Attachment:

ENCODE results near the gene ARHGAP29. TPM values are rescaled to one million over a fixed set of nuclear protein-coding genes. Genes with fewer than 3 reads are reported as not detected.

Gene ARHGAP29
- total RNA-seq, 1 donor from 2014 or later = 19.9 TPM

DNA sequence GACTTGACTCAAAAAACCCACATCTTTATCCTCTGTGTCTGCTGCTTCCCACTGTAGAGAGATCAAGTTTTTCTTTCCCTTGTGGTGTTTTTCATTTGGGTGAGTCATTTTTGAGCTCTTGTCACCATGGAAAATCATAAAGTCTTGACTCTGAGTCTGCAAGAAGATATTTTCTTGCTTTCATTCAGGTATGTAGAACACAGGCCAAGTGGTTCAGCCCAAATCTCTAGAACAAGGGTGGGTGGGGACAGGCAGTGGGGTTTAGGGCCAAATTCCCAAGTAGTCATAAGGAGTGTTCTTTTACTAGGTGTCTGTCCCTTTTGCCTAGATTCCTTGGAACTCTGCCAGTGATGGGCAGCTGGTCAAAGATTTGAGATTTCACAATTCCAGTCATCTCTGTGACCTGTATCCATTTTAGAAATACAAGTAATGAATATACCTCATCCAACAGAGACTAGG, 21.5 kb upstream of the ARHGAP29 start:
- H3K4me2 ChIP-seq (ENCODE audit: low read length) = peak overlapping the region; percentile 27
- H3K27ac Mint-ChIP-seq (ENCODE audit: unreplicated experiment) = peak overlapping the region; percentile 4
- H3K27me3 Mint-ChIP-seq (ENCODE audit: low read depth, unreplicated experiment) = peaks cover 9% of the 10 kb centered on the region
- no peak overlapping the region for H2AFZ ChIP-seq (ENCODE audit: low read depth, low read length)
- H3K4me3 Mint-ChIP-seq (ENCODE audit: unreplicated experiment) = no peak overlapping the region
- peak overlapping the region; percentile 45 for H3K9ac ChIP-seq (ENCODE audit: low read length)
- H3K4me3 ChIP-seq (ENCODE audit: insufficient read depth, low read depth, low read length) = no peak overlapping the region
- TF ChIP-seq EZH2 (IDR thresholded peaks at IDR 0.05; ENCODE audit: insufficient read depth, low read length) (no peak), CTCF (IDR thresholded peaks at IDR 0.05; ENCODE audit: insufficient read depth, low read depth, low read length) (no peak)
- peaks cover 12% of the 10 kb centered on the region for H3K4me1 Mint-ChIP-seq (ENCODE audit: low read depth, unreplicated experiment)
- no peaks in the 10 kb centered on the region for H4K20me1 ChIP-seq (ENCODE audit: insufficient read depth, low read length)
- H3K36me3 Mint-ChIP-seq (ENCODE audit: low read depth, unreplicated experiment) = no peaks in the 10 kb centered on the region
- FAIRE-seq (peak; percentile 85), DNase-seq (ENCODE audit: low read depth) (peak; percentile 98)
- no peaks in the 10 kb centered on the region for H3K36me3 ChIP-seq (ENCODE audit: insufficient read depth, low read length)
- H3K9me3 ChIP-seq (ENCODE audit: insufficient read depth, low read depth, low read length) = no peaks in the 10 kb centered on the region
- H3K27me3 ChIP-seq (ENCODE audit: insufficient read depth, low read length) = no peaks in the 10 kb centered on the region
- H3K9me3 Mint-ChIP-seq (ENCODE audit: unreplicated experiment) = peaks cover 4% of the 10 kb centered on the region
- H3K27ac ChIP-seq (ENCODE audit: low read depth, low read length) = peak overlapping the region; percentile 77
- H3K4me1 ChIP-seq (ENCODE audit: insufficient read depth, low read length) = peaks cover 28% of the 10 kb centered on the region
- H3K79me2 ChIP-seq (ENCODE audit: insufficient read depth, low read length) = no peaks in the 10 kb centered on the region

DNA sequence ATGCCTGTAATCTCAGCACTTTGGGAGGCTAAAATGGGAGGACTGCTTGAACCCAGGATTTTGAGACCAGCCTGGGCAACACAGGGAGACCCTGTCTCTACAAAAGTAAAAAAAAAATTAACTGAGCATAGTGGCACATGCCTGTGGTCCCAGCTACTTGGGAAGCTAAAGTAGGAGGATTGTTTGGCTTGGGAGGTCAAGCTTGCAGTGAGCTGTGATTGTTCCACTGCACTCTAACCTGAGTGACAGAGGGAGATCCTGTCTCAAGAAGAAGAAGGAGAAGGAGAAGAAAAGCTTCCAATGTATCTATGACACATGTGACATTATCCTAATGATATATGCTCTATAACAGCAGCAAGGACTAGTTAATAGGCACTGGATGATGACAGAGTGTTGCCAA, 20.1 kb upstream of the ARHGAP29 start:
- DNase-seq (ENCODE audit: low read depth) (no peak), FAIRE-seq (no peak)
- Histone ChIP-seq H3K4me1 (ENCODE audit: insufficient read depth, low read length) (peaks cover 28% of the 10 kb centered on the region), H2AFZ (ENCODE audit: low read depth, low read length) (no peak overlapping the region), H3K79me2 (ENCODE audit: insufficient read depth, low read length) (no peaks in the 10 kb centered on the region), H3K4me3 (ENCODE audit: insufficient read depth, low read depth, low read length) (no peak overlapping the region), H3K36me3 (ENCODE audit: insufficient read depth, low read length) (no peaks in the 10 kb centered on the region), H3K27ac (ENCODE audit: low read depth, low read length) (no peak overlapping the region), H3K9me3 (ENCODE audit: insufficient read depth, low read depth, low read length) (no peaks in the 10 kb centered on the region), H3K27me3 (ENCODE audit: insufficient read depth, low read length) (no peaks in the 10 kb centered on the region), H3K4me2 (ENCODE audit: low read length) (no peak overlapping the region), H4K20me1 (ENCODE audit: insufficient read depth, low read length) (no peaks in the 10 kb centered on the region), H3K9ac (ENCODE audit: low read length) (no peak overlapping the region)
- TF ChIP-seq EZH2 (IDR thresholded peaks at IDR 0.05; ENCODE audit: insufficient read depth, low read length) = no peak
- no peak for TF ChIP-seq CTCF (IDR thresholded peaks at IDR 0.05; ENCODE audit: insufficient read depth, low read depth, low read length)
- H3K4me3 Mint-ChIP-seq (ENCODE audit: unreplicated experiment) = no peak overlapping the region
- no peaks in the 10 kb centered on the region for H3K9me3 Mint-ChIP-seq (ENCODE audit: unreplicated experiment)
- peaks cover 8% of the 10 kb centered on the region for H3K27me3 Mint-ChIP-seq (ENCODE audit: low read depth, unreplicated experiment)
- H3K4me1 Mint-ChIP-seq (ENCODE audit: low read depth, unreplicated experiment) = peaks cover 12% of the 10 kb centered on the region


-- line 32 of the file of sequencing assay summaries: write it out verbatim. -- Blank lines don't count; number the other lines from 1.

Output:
- H3K4me1 Mint-ChIP-seq (ENCODE audit: low read depth, unreplicated experiment) = peaks cover 12% of the 10 kb centered on the region